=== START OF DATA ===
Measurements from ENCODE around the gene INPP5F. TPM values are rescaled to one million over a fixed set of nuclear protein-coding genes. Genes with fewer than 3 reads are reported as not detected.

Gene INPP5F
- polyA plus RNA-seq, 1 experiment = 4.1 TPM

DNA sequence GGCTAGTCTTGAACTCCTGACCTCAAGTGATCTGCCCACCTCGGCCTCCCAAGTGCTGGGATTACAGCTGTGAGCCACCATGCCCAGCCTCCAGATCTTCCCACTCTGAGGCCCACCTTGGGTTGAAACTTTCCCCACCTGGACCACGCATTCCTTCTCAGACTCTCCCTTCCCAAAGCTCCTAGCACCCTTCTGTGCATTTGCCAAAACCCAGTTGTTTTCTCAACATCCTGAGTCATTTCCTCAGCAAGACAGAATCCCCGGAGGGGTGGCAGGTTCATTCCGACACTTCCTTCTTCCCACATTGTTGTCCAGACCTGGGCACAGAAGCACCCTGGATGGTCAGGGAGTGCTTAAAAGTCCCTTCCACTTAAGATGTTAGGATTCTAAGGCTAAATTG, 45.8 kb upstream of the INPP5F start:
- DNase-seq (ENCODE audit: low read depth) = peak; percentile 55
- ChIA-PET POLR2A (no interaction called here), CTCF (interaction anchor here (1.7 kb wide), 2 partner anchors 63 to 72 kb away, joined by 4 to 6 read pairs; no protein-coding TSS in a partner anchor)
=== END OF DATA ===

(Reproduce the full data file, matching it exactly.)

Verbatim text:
Measurements from ENCODE around the gene INPP5F. TPM values are rescaled to one million over a fixed set of nuclear protein-coding genes. Genes with fewer than 3 reads are reported as not detected.

Gene INPP5F
- polyA plus RNA-seq, 1 experiment = 4.1 TPM

DNA sequence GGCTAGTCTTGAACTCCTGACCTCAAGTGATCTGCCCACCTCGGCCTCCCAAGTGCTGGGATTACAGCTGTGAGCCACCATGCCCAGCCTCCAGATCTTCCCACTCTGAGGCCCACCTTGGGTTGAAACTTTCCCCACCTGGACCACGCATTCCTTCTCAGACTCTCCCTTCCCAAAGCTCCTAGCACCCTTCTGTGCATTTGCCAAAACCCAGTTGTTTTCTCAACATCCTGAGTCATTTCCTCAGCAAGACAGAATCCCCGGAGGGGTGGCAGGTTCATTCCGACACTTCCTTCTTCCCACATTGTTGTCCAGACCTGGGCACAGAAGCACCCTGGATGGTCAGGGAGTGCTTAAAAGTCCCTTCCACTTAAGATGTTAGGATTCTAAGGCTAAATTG, 45.8 kb upstream of the INPP5F start:
- DNase-seq (ENCODE audit: low read depth) = peak; percentile 55
- ChIA-PET POLR2A (no interaction called here), CTCF (interaction anchor here (1.7 kb wide), 2 partner anchors 63 to 72 kb away, joined by 4 to 6 read pairs; no protein-coding TSS in a partner anchor)